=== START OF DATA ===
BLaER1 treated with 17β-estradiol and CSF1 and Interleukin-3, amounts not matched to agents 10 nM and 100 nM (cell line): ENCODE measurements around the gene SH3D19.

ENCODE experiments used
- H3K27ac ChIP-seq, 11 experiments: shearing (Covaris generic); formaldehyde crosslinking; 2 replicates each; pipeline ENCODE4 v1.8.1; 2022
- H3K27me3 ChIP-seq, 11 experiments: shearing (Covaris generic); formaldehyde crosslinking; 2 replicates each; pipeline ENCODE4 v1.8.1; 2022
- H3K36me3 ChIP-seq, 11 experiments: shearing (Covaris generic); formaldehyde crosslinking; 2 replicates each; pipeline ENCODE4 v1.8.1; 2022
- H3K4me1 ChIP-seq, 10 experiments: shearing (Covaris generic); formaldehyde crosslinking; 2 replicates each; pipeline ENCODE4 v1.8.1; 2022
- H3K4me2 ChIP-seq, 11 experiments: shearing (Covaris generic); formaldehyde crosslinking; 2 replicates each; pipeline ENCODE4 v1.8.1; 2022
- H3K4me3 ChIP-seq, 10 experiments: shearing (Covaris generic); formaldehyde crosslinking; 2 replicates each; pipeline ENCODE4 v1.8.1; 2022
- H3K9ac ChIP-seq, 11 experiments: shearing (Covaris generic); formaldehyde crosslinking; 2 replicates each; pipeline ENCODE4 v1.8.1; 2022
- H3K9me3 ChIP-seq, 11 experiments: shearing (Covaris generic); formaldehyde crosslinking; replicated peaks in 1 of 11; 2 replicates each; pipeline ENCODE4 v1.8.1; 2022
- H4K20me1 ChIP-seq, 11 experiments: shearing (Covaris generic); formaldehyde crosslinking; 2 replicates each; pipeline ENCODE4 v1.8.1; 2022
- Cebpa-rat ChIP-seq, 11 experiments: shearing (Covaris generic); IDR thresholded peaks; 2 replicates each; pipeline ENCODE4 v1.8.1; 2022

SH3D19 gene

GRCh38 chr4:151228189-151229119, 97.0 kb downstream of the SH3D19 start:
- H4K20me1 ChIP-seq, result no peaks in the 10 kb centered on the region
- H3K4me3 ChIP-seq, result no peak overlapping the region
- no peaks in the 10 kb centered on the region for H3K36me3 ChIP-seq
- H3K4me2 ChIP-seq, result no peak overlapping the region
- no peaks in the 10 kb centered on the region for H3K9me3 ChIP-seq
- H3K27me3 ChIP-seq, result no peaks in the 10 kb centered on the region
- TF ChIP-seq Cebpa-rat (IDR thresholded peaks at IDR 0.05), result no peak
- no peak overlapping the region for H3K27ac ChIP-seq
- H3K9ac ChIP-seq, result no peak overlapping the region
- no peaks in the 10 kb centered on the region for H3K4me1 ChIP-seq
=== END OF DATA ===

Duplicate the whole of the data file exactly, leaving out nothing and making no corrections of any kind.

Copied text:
BLaER1 treated with 17β-estradiol and CSF1 and Interleukin-3, amounts not matched to agents 10 nM and 100 nM (cell line): ENCODE measurements around the gene SH3D19.

ENCODE experiments used
- H3K27ac ChIP-seq, 11 experiments: shearing (Covaris generic); formaldehyde crosslinking; 2 replicates each; pipeline ENCODE4 v1.8.1; 2022
- H3K27me3 ChIP-seq, 11 experiments: shearing (Covaris generic); formaldehyde crosslinking; 2 replicates each; pipeline ENCODE4 v1.8.1; 2022
- H3K36me3 ChIP-seq, 11 experiments: shearing (Covaris generic); formaldehyde crosslinking; 2 replicates each; pipeline ENCODE4 v1.8.1; 2022
- H3K4me1 ChIP-seq, 10 experiments: shearing (Covaris generic); formaldehyde crosslinking; 2 replicates each; pipeline ENCODE4 v1.8.1; 2022
- H3K4me2 ChIP-seq, 11 experiments: shearing (Covaris generic); formaldehyde crosslinking; 2 replicates each; pipeline ENCODE4 v1.8.1; 2022
- H3K4me3 ChIP-seq, 10 experiments: shearing (Covaris generic); formaldehyde crosslinking; 2 replicates each; pipeline ENCODE4 v1.8.1; 2022
- H3K9ac ChIP-seq, 11 experiments: shearing (Covaris generic); formaldehyde crosslinking; 2 replicates each; pipeline ENCODE4 v1.8.1; 2022
- H3K9me3 ChIP-seq, 11 experiments: shearing (Covaris generic); formaldehyde crosslinking; replicated peaks in 1 of 11; 2 replicates each; pipeline ENCODE4 v1.8.1; 2022
- H4K20me1 ChIP-seq, 11 experiments: shearing (Covaris generic); formaldehyde crosslinking; 2 replicates each; pipeline ENCODE4 v1.8.1; 2022
- Cebpa-rat ChIP-seq, 11 experiments: shearing (Covaris generic); IDR thresholded peaks; 2 replicates each; pipeline ENCODE4 v1.8.1; 2022

SH3D19 gene

GRCh38 chr4:151228189-151229119, 97.0 kb downstream of the SH3D19 start:
- H4K20me1 ChIP-seq, result no peaks in the 10 kb centered on the region
- H3K4me3 ChIP-seq, result no peak overlapping the region
- no peaks in the 10 kb centered on the region for H3K36me3 ChIP-seq
- H3K4me2 ChIP-seq, result no peak overlapping the region
- no peaks in the 10 kb centered on the region for H3K9me3 ChIP-seq
- H3K27me3 ChIP-seq, result no peaks in the 10 kb centered on the region
- TF ChIP-seq Cebpa-rat (IDR thresholded peaks at IDR 0.05), result no peak
- no peak overlapping the region for H3K27ac ChIP-seq
- H3K9ac ChIP-seq, result no peak overlapping the region
- no peaks in the 10 kb centered on the region for H3K4me1 ChIP-seq